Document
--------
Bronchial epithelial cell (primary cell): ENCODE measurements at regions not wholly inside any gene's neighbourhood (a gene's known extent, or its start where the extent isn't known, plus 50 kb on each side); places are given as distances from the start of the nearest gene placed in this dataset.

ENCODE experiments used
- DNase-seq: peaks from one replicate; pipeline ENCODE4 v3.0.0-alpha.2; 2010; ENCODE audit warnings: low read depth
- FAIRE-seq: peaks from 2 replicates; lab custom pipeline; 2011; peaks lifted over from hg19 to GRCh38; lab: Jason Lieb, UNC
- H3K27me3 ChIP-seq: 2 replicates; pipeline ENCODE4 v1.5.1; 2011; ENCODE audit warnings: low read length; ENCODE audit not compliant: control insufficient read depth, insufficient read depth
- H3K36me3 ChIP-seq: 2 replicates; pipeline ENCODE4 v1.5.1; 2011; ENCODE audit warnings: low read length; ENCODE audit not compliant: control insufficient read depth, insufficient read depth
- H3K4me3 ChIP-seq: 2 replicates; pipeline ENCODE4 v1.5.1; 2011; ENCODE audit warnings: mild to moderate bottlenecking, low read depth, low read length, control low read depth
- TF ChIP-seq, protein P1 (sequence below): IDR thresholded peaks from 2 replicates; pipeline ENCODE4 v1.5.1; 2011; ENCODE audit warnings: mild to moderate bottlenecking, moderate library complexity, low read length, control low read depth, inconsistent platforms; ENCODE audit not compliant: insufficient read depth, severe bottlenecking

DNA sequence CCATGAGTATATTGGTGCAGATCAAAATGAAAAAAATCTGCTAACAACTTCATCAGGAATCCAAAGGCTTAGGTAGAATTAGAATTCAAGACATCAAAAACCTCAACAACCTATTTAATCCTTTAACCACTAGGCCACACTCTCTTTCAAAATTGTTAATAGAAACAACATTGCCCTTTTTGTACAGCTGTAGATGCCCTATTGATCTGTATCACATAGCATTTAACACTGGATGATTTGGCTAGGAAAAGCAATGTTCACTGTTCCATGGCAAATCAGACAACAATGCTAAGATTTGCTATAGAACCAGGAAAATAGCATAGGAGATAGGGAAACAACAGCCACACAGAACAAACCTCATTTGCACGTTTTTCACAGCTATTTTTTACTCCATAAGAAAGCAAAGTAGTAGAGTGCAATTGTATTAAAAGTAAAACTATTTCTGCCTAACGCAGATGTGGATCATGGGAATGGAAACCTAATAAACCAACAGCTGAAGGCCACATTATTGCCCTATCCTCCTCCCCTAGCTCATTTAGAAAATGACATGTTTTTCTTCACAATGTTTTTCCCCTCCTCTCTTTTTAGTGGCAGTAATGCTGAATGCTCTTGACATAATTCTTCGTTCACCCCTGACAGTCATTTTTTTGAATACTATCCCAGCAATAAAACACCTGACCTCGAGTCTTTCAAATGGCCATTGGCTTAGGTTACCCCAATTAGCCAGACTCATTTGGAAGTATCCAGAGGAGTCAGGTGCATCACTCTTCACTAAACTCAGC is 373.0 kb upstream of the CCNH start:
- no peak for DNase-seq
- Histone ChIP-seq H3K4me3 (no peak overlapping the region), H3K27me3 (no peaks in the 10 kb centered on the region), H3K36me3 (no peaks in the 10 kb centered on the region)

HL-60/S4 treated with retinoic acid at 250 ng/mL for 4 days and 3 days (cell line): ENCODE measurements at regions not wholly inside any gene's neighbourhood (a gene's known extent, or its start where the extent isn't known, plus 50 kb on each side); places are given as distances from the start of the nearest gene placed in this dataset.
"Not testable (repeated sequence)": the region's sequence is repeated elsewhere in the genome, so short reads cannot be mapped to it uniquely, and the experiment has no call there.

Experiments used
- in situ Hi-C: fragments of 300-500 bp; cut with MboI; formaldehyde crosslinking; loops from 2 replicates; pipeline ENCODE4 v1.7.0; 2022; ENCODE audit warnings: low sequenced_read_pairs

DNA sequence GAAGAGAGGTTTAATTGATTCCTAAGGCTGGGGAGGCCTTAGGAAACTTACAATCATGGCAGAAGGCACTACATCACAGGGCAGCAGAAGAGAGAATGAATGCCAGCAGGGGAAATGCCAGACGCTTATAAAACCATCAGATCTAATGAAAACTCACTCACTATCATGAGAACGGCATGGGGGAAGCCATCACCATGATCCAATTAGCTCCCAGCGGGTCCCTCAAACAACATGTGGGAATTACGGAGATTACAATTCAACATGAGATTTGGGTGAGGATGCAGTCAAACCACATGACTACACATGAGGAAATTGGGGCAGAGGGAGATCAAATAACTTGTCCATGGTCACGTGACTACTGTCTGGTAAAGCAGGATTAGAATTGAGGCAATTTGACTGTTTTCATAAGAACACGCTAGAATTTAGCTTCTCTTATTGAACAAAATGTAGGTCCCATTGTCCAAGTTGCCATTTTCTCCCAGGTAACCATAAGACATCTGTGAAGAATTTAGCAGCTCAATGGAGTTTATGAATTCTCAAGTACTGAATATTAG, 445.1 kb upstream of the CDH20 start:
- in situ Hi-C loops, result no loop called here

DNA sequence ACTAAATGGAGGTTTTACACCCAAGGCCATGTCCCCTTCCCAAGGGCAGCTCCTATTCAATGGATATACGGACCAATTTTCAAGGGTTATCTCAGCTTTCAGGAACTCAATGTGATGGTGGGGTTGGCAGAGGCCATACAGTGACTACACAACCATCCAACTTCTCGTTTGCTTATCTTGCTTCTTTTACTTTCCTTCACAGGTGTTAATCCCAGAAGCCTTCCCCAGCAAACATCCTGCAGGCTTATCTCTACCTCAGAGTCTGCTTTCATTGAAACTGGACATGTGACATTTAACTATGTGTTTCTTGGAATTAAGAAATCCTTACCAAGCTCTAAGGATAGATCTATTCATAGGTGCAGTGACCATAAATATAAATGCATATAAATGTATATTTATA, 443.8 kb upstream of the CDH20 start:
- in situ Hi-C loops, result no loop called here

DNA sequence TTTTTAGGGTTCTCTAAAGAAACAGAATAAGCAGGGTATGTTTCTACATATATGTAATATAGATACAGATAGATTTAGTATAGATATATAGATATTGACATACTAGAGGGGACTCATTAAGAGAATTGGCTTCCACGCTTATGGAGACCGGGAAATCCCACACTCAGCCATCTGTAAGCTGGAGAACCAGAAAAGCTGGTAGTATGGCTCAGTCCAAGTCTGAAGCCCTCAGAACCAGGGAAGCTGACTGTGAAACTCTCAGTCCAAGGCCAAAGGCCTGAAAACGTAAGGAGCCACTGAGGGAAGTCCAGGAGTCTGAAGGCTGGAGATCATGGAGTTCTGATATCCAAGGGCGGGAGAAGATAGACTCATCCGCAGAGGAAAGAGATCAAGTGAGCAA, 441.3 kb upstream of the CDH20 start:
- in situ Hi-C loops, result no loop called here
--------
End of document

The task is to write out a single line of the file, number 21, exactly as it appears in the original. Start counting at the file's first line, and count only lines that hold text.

- in situ Hi-C loops, result no loop called here